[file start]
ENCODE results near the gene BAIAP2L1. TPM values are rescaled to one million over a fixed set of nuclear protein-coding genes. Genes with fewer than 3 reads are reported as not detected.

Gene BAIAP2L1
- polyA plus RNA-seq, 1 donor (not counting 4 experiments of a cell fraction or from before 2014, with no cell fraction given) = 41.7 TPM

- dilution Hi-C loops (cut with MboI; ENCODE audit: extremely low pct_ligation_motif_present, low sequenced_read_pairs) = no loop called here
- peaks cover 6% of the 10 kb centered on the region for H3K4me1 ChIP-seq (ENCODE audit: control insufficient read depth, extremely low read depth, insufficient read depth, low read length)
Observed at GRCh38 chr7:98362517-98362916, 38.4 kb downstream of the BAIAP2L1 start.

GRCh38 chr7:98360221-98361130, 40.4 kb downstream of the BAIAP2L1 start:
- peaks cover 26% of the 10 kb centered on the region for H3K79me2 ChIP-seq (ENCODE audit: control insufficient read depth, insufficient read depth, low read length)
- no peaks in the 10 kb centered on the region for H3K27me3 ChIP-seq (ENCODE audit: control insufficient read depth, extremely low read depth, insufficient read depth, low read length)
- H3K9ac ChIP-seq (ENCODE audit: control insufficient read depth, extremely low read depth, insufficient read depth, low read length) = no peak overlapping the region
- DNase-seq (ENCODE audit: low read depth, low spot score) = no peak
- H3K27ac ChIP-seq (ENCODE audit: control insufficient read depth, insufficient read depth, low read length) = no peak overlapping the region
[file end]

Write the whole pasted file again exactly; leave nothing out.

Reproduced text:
ENCODE results near the gene BAIAP2L1. TPM values are rescaled to one million over a fixed set of nuclear protein-coding genes. Genes with fewer than 3 reads are reported as not detected.

Gene BAIAP2L1
- polyA plus RNA-seq, 1 donor (not counting 4 experiments of a cell fraction or from before 2014, with no cell fraction given) = 41.7 TPM

- dilution Hi-C loops (cut with MboI; ENCODE audit: extremely low pct_ligation_motif_present, low sequenced_read_pairs) = no loop called here
- peaks cover 6% of the 10 kb centered on the region for H3K4me1 ChIP-seq (ENCODE audit: control insufficient read depth, extremely low read depth, insufficient read depth, low read length)
Observed at GRCh38 chr7:98362517-98362916, 38.4 kb downstream of the BAIAP2L1 start.

GRCh38 chr7:98360221-98361130, 40.4 kb downstream of the BAIAP2L1 start:
- peaks cover 26% of the 10 kb centered on the region for H3K79me2 ChIP-seq (ENCODE audit: control insufficient read depth, insufficient read depth, low read length)
- no peaks in the 10 kb centered on the region for H3K27me3 ChIP-seq (ENCODE audit: control insufficient read depth, extremely low read depth, insufficient read depth, low read length)
- H3K9ac ChIP-seq (ENCODE audit: control insufficient read depth, extremely low read depth, insufficient read depth, low read length) = no peak overlapping the region
- DNase-seq (ENCODE audit: low read depth, low spot score) = no peak
- H3K27ac ChIP-seq (ENCODE audit: control insufficient read depth, insufficient read depth, low read length) = no peak overlapping the region